• The child’s standard of living before the parents’ separation or divorce
  • The paying parent’s income
  • The custodial parent’s income
  • The earning ability and availability of work of the respective parties, in event the actual income is not an appropriate measure of the parent’s income
  • The needs of the child or children, including educational costs, daycare expenses and medical expenses (health insurance or special health care needs)

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Once a court issues a child support order, can the amount of support that is paid be changed?

The amount of child support may be modified under certain circumstances and through a variety of methods. The simplest method is for the parents to agree to a change, but the court must approve even an agreed-upon change in order to be enforceable.

When there is no voluntary agreement, the party seeking the change must request a court hearing at which each side will have the opportunity to presents the reasons supporting and opposing the modification. The court usually will not grant the request unless there has been a significant change in circumstances that justifies the change, such as a significant increase in either parent’s income, a marriage/remarriage, a job change or a considerable change in the needs of the child. Changes in the child support laws may also justify a change in previously issued orders. Also, under certain circumstances, an increase in the cost of living can warrant an upward modification of child support. Generally, periodic increases can be provided for in the original order so that the parties do not need to make repeated court appearances each time there is a significant change in the cost of living.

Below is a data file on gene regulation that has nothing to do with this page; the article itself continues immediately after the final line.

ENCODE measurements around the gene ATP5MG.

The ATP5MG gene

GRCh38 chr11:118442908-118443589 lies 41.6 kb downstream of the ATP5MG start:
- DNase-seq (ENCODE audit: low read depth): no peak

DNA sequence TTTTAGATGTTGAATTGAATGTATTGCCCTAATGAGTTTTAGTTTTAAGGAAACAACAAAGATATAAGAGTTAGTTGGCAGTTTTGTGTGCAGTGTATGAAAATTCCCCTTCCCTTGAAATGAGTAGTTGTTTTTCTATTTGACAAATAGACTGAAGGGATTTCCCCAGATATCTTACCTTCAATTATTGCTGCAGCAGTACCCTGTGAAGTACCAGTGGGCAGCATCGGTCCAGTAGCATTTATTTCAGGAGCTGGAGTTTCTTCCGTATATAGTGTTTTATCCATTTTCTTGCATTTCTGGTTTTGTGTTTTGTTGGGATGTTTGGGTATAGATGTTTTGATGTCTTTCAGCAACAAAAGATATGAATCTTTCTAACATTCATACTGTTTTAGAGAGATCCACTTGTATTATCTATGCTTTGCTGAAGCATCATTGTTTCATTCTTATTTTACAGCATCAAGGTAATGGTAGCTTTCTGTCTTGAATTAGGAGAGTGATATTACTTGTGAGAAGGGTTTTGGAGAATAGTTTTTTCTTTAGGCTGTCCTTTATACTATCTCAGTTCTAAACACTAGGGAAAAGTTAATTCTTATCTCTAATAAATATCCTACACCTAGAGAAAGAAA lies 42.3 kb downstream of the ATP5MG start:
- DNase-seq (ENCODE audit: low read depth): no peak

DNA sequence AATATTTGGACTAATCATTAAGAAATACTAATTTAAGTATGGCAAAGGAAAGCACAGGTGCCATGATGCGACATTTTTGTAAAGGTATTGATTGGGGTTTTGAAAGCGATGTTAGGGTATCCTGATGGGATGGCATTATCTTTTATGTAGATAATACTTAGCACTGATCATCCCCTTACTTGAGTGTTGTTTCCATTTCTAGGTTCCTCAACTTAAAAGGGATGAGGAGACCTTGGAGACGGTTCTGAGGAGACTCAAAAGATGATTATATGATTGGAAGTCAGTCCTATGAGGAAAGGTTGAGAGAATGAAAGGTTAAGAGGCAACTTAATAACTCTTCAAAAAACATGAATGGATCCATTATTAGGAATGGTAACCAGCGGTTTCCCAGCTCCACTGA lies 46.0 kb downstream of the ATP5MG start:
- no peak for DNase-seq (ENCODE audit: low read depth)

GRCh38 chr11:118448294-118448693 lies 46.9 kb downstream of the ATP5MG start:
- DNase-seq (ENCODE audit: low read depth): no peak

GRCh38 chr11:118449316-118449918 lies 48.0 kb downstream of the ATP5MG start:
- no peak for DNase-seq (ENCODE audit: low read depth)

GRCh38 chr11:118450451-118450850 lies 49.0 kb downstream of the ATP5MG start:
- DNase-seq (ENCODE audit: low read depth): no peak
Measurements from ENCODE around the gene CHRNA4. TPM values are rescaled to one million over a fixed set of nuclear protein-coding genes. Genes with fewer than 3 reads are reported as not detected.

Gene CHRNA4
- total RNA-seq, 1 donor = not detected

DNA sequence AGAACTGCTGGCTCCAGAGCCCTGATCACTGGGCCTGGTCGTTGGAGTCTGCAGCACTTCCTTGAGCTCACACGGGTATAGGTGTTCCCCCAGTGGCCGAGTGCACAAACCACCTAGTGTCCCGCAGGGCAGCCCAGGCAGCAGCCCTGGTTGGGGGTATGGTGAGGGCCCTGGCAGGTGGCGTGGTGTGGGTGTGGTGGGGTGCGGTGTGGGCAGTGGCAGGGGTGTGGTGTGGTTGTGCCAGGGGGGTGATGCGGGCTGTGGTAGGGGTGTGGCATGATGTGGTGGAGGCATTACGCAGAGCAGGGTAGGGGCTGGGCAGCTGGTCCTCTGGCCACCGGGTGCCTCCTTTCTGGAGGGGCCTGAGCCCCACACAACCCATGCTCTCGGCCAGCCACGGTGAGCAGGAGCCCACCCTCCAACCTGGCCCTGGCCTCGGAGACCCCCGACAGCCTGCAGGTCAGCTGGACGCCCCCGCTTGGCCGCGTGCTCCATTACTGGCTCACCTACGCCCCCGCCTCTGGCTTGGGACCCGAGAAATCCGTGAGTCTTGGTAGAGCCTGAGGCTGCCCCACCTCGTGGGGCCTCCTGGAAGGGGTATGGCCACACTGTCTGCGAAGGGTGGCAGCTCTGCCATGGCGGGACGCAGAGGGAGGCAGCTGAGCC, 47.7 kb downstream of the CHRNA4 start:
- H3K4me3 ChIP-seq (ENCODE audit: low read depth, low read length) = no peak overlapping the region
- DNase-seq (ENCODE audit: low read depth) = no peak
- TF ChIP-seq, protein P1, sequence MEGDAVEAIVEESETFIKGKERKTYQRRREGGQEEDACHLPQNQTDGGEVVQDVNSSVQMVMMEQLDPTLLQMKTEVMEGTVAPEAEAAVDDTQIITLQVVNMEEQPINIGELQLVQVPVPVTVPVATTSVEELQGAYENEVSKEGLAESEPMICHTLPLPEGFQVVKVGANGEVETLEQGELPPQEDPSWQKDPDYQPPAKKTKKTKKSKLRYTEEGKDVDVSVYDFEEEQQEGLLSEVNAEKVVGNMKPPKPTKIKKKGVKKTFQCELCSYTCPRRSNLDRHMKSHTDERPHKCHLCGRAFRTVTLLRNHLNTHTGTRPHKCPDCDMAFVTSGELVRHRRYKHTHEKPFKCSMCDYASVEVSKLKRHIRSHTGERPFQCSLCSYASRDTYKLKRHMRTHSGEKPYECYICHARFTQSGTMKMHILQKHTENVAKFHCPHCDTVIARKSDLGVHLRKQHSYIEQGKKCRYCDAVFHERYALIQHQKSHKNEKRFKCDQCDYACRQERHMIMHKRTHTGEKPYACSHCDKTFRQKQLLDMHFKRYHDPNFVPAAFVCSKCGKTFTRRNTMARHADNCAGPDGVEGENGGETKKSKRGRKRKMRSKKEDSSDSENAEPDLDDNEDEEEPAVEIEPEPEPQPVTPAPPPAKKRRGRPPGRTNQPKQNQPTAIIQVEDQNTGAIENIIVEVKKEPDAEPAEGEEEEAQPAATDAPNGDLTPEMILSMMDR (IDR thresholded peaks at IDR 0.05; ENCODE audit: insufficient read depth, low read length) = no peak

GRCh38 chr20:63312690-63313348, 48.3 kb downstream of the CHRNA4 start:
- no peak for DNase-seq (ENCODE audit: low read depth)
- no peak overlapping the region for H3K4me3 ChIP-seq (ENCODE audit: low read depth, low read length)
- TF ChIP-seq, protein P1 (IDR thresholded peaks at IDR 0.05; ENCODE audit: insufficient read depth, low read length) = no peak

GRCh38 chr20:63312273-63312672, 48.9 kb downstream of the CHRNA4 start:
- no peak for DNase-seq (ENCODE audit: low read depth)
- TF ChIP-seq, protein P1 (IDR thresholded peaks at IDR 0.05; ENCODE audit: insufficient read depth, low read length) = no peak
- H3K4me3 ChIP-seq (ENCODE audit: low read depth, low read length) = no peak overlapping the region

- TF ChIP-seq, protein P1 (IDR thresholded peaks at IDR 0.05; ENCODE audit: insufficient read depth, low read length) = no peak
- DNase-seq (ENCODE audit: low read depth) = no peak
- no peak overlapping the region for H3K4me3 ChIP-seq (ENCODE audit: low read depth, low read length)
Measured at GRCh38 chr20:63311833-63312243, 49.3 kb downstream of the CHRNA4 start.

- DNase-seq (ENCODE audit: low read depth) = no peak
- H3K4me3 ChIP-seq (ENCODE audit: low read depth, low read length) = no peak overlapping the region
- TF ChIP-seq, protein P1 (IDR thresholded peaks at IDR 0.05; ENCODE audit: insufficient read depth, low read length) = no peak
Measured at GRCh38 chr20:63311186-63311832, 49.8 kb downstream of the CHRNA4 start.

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How is child support collected if the person responsible for paying it moves to another state?

Under the Revised Uniform Reciprocal Enforcement of Support Act (RURESA), an order for support issued by the family court in one state will be enforced by the family court in another state to which the paying parent moves if certain conditions are met. Under RURESA, the custodial parent has two options for how to proceed to collect support.

Under the first option, the custodial parent who receives the support must register the order for support in the county where the payer parent now lives. The family court will move to enforce the order and make the non-custodial parent pay. The payer parent can, however, go to court in his or her new home state and argue that the child support amount should be modified, and if he or she is successful, the child’s home-state court may be stuck with the reduced amount.

Alternatively, the custodial parent can go to the family court in his or her home state to commence an action to enforce the support award issued by that court. The enforcement agency that serves that court will notify the payer’s new home state so that enforcement actions, such as wage withholding, can be implemented there. Under this method, the payer cannot get the award modified in his or her new home state. The new state’s court can, however, determine that the amount of child support ordered is too high and require that only a portion of it be paid, but the original state does not have to accept the reduced amount. The payer remains liable for the full amount as originally ordered, and if he or she fails to pay it, the original state may issue an arrest warrant, and the delinquency can show up on the payer’s credit report.

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What are parents’ obligations to their children?

Every parent has the duty to provide his or her children with the basic necessities of life, including food, clothing and shelter. This duty usually terminates when the child is emancipated, when the child graduates from high school, when the child enters the military or when the child marries, but the support obligation can extend beyond that point if the child is unable to support him or herself. The law generally does not dictate the level of support that is provided when the children live with both parents, but when, through divorce or other circumstances, the child is living with one parent, there are laws specifying the amount of financial support the non-custodial parent must provide.